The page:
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Making headway... parental substance misuse in pregnancy: best practice in early intervention and child protection Kerry Moore & Miriam Glennon Barnardos.

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Presentation on theme: "Making headway... parental substance misuse in pregnancy: best practice in early intervention and child protection Kerry Moore & Miriam Glennon Barnardos."— Presentation transcript:

1 Making headway... parental substance misuse in pregnancy: best practice in early intervention and child protection Kerry Moore & Miriam Glennon Barnardos South Coast Centre

2 What we are dealing with... From 2010 to 2013 across Australia there was a 29% increase in children who were the subjects of child protection substantiations In NSW the rates of substantiations of child protection reports rose between and from 9.0/1000 to 9.8/ % of the substantiations were for children aged 0-4 years and 46% of the kids admitted to OOHC were in this age group The 2012 NSW Child Death review revealed that parental alcohol and/or drug misuse was the most commonly reported concern about the families of the children who had died who were known to Community Services. Over two-thirds of first time entries to care are substance abuse related

3 What we are dealing with…. The peak life stage for substance dependence are the years 18 to 35 – the child bearing years The prevalence of neonatal withdrawal syndrome has markedly increased over the last 25 years Over two thirds of women entering substance abuse treatment are mothers of dependent children. This rises to 80% of women entering opioid pharmacalogical treatment

4 What we are dealing with…. domestic violence, mental health conditions, socio economic disadvantage and high rate of removal of previous children typically co exist with substance misusing pregnant women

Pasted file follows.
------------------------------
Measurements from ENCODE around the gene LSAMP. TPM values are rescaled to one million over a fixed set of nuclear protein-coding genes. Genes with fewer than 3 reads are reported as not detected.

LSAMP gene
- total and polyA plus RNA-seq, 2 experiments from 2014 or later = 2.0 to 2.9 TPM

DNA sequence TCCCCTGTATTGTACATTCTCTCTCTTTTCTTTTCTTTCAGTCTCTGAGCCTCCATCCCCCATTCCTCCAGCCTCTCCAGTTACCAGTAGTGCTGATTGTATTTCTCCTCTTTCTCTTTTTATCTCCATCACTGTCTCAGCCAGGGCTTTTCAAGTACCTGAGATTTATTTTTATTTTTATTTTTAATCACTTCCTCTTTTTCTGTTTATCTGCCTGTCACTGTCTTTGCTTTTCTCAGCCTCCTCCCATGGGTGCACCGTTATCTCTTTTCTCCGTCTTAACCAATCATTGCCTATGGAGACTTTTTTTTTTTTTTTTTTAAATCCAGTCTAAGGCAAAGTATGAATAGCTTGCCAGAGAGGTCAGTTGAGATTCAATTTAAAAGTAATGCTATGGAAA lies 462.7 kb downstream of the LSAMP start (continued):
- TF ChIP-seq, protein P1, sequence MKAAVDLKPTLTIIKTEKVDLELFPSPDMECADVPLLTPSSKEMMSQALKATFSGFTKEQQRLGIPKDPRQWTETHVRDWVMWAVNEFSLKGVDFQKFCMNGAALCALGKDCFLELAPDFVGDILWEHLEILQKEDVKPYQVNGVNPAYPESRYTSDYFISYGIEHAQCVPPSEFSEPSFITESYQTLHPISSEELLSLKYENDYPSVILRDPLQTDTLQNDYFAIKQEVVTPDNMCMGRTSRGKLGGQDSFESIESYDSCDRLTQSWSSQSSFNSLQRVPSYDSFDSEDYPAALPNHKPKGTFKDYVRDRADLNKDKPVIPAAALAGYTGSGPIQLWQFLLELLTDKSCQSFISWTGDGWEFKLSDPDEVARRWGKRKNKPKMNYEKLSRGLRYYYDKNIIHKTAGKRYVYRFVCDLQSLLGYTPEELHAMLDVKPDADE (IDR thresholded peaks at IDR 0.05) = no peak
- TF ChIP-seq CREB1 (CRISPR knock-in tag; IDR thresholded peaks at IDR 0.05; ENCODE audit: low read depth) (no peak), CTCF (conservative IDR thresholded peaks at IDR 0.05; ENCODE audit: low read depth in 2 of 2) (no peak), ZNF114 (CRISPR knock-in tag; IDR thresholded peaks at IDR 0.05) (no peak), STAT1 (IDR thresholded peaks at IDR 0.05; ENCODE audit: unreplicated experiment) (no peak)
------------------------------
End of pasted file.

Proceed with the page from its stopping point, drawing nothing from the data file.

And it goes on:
5 Messages from research US research has concluded that children of families with substance abuse problems tend to come to the attention of child welfare agencies younger than other children, are more likely to be placed in care, and once in care are likely to remain in care longer These children are also more likely to have been the victims of severe and chronic neglect, are more likely to move from one placement to the other more frequently and less likely to return home to their biological parents

6 Messages from Research Recent British research on outcomes of restoration found that 81% of children who had been reunited with substance misusing parents had returned to care within 4-5 years

7 Messages from Research and Practice Improvements in parenting circumstances are most likely prenatally then the first 6 months of a child’s life. Change is then much less likely in the child’s developmental time scale Given the importance of early childhood development and the prevalence of parental substance misuse in child protection cases, identifying unborn children at risk is crucial

8 Messages from research & practice Decisions about risk of significant harm must be focused on the child’s developmental needs and safety Many welfare workers find that there are tensions between adults’ interests and the rights of children to safety and the opportunity to develop normally

9 Good practice tells us…. For family support services, particularly intensive family based services, substance abuse poses a dilemma, as extra time is needed for consolidation of change and relapse prevention and management. There are likely to be many relapses before sustained change occurs – this has significant implications for permanency planning – how long can a child wait?